Globally, biogas has developed unevenly due to the uneven availability of materials and policies between countries. For example, most parts of Europe use crop residue, sequential crops, animal waste, and landfill methane as sources of biogas. China uses household-scale digesters which account for over 70% of their installed biogas capacity. The US mainly uses landfill methane and some animal waste as sources of biogas which account for 90% of their biogas production. Together, Europe, China, and the US account for 90% of global biogas production.
The top 6 bioenergy producing countries (amount per year) in the world are:
- China – 18,687 megawatts (MW)
- Brazil – 15,650 MW
- US – 12,372 MW
- India – 10,532 MW
- Germany – 10,364 MW
- United Kingdom – 7,250 MW
Because biogas production and consumption have steadily increased since 2000, it is important to understand what its carbon footprint is and how its carbon emissions affect the global climate change process.
To understand the carbon footprint of biogas, we must assess its life-cycle and each stage’s carbon footprint. This life-cycle assessment (LCA) is a method to evaluate the environmental impacts of products and materials. Over the years, companies have strategically used LCA to research and create more sustainable products. So, let’s have a look at the LCA of biogas!
|The life-cycle stages of biogas||Each stage’s carbon footprint|
|Building of biogas||CO2 emissions from harvesting and extracting biomass, constructing the biogas power plant, and transporting the biomass material to the power plant|
|Operating of biogas||CO2 emissions from conversion of biomass into biogas and operation of equipment at biogas power plants|
|Building back of biogas||CO2 emissions from utilizing construction equipment to demolish the buildings and construct new buildings in the old power plant’s place|
The total carbon footprint of biogas energy would equal the carbon footprint from building + the carbon footprint from operating + the carbon footprint from building back.
What Is the Carbon Footprint of Building Biogas
Building biogas energy includes harvesting and extracting the biomass, constructing the power plant, and transporting the biomass material to the power plant.
Biomass sources are extracted and converted to biogas energy via the following two processes:
- Thermochemical Conversion: Gasification and pyrolysis, thermal decomposition processes where biomass is heated in a closed and pressurized vessel, are used to produce synthetic gas (syngas) or charcoal, bio-oil, renewable diesel, methane, and hydrogen, respectively. The two processes differ in the temperature and amount of oxygen in the reaction.
- Biological Conversion: Fermentation is used to convert biomass into ethanol, and anaerobic digestion is used to produce renewable natural gas (biogas/biomethane).
Once the biomass has been harvested, it is transported to biomass power plants by rail or truck, which run on diesel fuel. Burning one gallon of diesel fuel produces 22.38 pounds of CO2.
Biogas power plants also have many components, and constructing these components requires machinery that emits CO2. Fuel storage and handling equipment, combustors/furnaces, boilers, pumps, fans, turbines, generators, condensers, cooling towers, and emission controls are all components with a carbon footprint.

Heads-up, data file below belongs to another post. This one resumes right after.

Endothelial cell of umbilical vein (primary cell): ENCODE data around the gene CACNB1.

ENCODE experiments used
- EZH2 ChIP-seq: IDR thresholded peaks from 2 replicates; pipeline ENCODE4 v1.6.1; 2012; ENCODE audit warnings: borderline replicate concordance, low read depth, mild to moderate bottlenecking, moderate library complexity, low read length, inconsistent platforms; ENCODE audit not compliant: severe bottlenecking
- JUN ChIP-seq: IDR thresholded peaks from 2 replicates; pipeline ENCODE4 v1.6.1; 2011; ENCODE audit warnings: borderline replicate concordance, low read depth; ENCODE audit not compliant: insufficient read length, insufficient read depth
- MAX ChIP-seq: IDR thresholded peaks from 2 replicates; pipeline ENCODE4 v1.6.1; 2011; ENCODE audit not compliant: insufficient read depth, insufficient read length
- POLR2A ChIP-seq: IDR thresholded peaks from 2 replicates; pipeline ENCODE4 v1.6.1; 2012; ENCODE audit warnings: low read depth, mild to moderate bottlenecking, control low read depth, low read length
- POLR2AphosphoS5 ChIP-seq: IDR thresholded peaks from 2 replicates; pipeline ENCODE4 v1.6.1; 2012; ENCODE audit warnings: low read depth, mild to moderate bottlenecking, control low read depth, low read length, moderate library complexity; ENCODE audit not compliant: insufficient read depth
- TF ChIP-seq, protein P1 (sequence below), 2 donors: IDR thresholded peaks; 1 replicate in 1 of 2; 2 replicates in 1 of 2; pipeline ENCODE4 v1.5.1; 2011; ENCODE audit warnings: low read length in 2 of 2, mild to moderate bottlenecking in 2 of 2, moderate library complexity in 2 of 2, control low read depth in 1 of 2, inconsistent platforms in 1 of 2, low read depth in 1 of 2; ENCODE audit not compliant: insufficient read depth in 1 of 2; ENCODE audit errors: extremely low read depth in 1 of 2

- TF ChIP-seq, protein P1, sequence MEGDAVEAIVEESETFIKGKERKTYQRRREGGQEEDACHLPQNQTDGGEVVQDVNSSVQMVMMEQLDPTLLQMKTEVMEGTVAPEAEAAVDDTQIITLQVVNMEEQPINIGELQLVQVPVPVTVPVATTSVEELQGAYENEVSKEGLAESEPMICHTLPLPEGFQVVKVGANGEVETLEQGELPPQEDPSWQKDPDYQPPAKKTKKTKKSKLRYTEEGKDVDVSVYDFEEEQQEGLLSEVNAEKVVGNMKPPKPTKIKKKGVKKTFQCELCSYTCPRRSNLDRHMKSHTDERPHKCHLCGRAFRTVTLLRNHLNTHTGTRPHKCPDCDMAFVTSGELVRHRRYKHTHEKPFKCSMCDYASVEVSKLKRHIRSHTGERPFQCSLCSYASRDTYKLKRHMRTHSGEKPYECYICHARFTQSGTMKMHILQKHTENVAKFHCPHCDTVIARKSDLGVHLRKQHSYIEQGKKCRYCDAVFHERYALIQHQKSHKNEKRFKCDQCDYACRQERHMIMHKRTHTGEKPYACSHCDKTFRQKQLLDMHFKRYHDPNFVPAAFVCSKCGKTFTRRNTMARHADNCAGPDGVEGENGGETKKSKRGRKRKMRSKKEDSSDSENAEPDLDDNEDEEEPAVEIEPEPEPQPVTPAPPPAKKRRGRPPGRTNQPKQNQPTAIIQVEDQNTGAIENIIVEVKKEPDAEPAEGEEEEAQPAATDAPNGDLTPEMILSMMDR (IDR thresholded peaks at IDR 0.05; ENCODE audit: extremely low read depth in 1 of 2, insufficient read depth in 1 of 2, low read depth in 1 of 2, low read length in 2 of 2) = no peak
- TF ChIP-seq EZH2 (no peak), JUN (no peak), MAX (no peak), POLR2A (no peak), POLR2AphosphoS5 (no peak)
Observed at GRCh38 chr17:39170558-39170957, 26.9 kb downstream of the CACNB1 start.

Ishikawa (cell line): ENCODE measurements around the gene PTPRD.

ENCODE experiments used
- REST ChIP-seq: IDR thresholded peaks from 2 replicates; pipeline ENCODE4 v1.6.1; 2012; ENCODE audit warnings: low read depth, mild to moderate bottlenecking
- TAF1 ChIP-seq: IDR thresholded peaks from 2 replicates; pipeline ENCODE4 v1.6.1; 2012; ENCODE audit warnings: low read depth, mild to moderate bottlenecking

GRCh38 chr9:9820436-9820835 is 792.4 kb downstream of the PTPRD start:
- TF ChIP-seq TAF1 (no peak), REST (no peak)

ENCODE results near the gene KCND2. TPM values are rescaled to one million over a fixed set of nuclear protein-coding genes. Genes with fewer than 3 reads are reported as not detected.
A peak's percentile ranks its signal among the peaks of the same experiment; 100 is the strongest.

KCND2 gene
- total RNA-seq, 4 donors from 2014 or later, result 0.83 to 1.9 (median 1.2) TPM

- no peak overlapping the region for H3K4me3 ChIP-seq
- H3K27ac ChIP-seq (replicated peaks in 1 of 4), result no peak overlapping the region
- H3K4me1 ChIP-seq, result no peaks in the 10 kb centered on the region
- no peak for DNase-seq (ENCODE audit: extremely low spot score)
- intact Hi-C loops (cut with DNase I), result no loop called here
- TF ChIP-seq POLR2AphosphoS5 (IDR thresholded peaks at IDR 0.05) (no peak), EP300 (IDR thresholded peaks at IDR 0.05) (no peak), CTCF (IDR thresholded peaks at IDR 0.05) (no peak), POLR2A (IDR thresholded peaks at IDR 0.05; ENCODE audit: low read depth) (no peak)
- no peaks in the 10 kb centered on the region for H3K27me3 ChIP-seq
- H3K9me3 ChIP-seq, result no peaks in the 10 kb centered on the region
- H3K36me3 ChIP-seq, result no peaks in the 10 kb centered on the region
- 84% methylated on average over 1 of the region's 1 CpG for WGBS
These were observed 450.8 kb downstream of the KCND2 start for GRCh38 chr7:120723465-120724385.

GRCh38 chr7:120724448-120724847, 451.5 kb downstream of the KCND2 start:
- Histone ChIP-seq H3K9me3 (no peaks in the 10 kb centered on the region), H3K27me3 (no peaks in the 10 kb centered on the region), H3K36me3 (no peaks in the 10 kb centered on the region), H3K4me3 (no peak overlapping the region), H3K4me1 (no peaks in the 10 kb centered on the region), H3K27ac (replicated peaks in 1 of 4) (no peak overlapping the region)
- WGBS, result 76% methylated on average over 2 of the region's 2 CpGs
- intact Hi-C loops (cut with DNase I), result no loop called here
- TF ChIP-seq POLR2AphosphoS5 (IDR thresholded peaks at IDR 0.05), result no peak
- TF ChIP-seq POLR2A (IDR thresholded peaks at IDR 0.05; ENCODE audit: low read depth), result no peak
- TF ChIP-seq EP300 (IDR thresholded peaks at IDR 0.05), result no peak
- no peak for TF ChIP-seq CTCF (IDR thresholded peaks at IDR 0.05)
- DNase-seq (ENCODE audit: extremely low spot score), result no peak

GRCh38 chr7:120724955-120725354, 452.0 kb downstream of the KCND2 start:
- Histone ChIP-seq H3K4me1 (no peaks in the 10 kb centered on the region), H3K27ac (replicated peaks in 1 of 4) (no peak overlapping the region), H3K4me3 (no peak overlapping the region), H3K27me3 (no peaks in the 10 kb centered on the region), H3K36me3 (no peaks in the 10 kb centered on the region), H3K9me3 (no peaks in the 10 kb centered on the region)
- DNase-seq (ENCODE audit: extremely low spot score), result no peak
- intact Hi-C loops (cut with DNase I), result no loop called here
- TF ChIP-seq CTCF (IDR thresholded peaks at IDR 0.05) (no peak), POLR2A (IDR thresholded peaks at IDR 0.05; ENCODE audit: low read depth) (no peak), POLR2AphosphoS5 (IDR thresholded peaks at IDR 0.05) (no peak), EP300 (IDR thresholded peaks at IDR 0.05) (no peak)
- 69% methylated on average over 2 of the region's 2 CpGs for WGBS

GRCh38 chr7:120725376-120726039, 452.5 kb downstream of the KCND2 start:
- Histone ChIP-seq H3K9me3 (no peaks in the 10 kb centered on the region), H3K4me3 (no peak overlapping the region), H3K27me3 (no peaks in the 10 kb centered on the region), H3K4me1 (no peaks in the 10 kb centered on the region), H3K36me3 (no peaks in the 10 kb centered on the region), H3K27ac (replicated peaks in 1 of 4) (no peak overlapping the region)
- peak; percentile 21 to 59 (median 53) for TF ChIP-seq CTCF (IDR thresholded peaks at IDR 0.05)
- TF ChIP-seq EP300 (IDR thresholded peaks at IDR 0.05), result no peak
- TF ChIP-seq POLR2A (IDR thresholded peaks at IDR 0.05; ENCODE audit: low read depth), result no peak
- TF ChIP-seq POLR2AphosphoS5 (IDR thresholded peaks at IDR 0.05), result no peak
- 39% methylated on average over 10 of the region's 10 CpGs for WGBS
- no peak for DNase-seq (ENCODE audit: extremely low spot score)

What Is the Carbon Footprint of Operating Biogas
Emissions at this stage occur upon conversion of biomass into biogas and are associated with the operation of the mechanical equipment (e.g. turbines and generators) at the Biogas power plant.
Biomass is converted into biogas via one of the following processes:
- Thermochemical and chemical conversion: The biomass is first converted into biogas or liquid fuel before it is burned in a conventional boiler to produce electricity.
- Biological conversion: Biomass material is collected in digesters, tanks without oxygen. Anaerobic bacteria break down the biomass and produce methane and other byproducts to form biogas (renewable natural gas) which are then purified and combusted to produce electricity.
Combustion of biogas does release CO2, however, the amount is much less when compared to fossil fuels and even solid biomass.
CO2 emissions at this stage occur upon biomass conversion processes and are also associated with the operation of the mechanical equipment (e.g., turbines and generators) at the biogas power plant.
What Is the Carbon Footprint of Building Back Biogas
Similar to biomass power plants, biogas power plants have a historical life expectancy of 20-30 years. CO2 emissions at this stage occur when utilizing construction equipment to demolish the buildings and construct new buildings in the old power plant’s place.
What Role Does Biogas Play in Combating Climate Change
Fossil fuel combustion is the main contributor to atmospheric CO2 levels. Climate Change occurs when CO2 and other air pollutants absorb sunlight and solar radiation in the atmosphere, trapping the heat and acting as an insulator for the planet. Since the Industrial Revolution, Earth’s temperature has risen a little more than 1 degree Celsius (C), or 2 degrees Fahrenheit (F). The current global annual temperature rise is 0.18C, or 0.32F, for every 10 years.
Using biogas energy instead of fossil fuel energy helps mitigate the following negative effects of climate change:
- Increasing temperatures: Earth’s atmosphere has warmed 1.5℃ since 1880. This may not seem like a lot, but these degrees create regional and seasonal temperature extremes, reduce sea ice, intensify rainfall and drought severity, and change habitat ranges for plants and animals.
- Rising sea levels: Global sea levels have increased approximately 8-9 inches since 1880, displacing people living along coastlines and destroying coastal habitats. Roads, bridges, subways, water supplies, oil and gas wells, power plants, sewage treatment plants, and landfills remain at risk if sea level rise goes unchecked.
- Melting of sea ice: Since 1979 arctic sea ice has declined by 30%. Sea ice plays a major role in regulating the earth’s climate by reflecting sunlight into space and providing habitat for animal species. If all of the glaciers on Earth melted, sea levels would rise by approximately 70 feet, effectively flooding out every coastal city on the planet.